Does a man's innate leadership carryover into the church? In 1 Corinthians 14:33-35 it appears to, "As in all the churches of the saints, 34 the women should keep silent in the churches. For they are not permitted to speak, but should be in submission, as the Law also says. 35 If there is anything they desire to learn, let them ask their husbands at home. For it is shameful for a woman to speak in church." A husband is to make sure he is being discipled and studying well, so he can shepard his wife and family. This verse also follows Paul encouraging women to prayer and prophecy (1 Cor. 11:5,13), so in context this is prohibiting them from speaking up in the gathering to judge prophecies to subvert male headship. In 1 Timothy 2:12 Paul again writes, "I do not permit a woman to teach or to exercise authority over a man; rather she is to remain quiet." Again in reference to church government and public teaching, Paul affirms this role is for men, and later he cites creation as precedent. Men are made for headship, which is why men are to be heads of church bodies. This does not mean every man is qualified or should be in leadership, but everyone in leadership is to be a man. In 1 Timothy 3:1-7 the qualifications for an overseer (pastor or elder) are laid out. The second qualification is the husband of one wife. Women can't be husbands, ergo women are not to be overseers.
Scripture plainly states the role of leadership in the assembly is for men, because Christ made men for headship, not because they are more valuable. As I mentioned earlier, women have plenty to do. In addition to prayer and encouragement they are to teach and disciple younger women, and children ( Titus 2:3-5). How is this not valuable? Why does this doctrine bristle the hairs of westerners? Quite simply because of the fall and curse. After Adam and Eve sinned God cursed Eve and all women in Genesis 3:16 "...your desire shall be for your husband, and he shall rule over you." Women were destined to strive for the position of the man in marriage and elsewhere, if they are not first submissive to God.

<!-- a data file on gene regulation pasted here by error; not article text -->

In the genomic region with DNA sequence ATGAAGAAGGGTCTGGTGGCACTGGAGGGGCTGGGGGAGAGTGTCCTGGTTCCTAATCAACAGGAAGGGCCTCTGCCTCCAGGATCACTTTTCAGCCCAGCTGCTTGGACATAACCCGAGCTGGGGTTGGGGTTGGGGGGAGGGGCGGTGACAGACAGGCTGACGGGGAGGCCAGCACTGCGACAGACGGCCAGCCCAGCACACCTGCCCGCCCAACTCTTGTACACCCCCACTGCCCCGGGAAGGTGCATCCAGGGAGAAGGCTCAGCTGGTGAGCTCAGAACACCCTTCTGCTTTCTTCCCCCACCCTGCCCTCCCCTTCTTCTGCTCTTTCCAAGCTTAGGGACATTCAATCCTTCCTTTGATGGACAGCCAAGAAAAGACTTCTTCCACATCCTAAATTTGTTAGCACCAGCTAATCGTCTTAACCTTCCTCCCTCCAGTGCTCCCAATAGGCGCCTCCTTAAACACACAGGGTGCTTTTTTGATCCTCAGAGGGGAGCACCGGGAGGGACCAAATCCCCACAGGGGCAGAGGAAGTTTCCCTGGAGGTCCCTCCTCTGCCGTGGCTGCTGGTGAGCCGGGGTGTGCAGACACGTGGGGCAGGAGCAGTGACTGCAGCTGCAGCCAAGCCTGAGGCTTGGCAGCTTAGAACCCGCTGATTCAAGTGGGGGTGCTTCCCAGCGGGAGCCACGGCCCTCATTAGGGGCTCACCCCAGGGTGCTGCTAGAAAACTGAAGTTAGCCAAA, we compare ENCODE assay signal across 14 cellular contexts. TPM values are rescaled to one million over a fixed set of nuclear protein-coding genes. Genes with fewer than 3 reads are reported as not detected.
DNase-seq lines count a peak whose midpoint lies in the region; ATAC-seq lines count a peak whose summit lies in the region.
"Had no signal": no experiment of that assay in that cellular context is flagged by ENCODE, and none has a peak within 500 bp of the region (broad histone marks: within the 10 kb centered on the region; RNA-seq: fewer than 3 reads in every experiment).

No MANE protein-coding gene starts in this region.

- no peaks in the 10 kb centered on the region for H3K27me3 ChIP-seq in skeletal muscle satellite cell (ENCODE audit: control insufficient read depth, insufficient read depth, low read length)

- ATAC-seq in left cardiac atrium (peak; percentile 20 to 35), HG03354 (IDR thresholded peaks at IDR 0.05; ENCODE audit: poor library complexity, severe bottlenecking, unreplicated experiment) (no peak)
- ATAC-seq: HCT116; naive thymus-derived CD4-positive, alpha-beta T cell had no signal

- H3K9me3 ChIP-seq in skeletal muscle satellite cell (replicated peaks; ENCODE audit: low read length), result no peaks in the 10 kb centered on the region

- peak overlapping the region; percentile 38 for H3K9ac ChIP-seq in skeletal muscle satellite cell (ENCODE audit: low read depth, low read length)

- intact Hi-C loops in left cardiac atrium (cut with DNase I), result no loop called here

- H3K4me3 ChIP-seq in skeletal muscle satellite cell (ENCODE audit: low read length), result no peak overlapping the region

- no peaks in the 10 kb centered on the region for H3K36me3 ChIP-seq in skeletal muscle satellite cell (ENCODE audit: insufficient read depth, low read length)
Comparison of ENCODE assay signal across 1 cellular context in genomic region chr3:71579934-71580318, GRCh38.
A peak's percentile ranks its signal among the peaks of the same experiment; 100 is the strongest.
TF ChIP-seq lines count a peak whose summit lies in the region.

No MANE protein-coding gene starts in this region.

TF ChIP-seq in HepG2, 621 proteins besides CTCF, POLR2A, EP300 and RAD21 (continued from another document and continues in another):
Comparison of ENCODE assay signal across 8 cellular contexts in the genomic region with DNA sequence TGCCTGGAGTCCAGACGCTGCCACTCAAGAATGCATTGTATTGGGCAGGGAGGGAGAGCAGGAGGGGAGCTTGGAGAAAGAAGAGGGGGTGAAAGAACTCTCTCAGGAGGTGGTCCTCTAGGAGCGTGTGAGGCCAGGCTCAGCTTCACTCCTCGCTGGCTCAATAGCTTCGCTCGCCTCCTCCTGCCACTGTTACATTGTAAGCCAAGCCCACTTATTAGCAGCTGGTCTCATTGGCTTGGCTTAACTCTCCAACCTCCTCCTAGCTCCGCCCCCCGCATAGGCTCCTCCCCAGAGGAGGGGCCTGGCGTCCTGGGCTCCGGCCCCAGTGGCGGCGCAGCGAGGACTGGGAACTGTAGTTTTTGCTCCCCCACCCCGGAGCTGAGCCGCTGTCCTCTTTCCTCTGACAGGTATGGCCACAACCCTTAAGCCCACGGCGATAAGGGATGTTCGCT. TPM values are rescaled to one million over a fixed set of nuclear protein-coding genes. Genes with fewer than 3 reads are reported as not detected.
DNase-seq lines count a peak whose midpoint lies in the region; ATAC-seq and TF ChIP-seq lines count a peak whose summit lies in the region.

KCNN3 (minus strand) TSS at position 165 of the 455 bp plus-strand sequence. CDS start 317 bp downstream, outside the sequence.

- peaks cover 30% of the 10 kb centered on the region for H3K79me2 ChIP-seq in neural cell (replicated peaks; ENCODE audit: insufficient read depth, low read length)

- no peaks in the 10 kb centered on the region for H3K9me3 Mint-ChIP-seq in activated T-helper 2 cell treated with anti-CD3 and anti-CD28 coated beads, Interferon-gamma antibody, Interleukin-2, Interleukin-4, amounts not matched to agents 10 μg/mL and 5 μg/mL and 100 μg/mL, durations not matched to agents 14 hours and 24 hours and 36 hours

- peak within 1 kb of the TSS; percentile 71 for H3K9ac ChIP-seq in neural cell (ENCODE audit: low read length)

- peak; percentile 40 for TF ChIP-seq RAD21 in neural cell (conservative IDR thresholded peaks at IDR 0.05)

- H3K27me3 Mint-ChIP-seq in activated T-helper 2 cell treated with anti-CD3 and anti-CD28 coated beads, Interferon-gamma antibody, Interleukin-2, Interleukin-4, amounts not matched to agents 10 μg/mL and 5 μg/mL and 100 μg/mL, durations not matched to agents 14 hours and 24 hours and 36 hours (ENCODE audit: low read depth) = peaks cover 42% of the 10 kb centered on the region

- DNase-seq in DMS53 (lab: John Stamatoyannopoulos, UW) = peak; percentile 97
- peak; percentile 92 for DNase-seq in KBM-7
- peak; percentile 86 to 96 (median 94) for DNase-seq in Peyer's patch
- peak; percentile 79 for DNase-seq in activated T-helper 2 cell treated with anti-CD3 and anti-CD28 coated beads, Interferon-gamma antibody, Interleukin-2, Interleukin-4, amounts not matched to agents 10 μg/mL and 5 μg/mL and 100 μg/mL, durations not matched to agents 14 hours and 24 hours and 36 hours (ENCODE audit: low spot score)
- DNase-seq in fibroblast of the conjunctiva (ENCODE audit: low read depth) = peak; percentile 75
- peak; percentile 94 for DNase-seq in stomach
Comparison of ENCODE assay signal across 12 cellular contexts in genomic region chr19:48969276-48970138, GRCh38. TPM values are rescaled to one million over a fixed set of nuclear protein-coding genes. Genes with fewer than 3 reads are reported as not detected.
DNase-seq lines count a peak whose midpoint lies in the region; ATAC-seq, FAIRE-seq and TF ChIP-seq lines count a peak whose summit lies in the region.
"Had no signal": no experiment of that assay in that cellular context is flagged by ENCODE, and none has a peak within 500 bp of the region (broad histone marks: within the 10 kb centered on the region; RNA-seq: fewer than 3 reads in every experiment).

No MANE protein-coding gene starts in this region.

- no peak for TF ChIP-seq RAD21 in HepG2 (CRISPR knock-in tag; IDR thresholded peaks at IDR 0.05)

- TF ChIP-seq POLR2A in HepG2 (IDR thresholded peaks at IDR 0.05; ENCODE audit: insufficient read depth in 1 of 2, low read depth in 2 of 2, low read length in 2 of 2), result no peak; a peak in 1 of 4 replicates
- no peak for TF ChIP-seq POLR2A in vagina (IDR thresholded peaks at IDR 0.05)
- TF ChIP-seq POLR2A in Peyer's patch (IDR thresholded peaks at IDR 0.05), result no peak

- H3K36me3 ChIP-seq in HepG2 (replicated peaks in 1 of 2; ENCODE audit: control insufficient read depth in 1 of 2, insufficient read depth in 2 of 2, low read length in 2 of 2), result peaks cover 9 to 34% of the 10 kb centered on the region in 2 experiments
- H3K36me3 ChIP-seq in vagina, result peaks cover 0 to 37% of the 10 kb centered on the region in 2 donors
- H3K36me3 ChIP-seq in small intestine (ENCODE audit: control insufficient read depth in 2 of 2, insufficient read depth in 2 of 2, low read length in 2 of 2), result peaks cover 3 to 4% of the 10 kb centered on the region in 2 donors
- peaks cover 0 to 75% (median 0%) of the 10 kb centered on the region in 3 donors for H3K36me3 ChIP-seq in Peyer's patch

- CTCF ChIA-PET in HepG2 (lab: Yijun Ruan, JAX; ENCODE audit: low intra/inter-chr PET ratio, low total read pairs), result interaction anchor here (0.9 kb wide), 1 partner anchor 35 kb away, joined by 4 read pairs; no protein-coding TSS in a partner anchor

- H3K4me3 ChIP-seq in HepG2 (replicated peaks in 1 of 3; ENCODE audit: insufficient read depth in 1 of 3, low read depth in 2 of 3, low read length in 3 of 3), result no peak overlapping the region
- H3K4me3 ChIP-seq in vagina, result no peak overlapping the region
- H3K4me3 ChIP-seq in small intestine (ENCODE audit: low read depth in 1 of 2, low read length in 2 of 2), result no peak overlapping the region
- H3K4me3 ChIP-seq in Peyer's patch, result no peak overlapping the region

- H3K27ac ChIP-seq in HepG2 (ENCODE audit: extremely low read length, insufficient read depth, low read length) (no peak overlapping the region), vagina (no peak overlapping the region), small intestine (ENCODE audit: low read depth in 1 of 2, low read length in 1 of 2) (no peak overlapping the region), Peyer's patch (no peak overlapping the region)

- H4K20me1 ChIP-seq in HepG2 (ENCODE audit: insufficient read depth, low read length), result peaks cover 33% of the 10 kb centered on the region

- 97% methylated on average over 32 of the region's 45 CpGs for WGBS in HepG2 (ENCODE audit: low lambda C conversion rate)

We ought not be surprised then when a secular culture cries for egalitarianism. Once a church begins abandoning orthodoxy and the authority of scripture, they see no differences in men and women. One can do the same job as the other, etc. They are just living out the curse. The irony is they cry equality, but they celebrate the first ordained female pastor in 1853. If people are people and gender is irrelevant, why do they care so much that a woman is a pastor? How is that cause for celebration, if you see no distinction between the sexes? This is the irrationality of sin. They mock orthodox Christians and condemn them for sexism and discrimination, yet they celebrate a female pastor, not because she is qualified, but because she is a woman. Out of the same mouth they shout praises BECAUSE of someone's gender, but tell us that their gender shouldn't matter. The hard truth is that God is the author of our gender, and he has distinct promises, and positions for men and women. We ought not envy or disparage the other, but rejoice in the roles God has commanded for us. We need harmonious roles. We need roots and leaves, heads and bodies, Christ and the Church.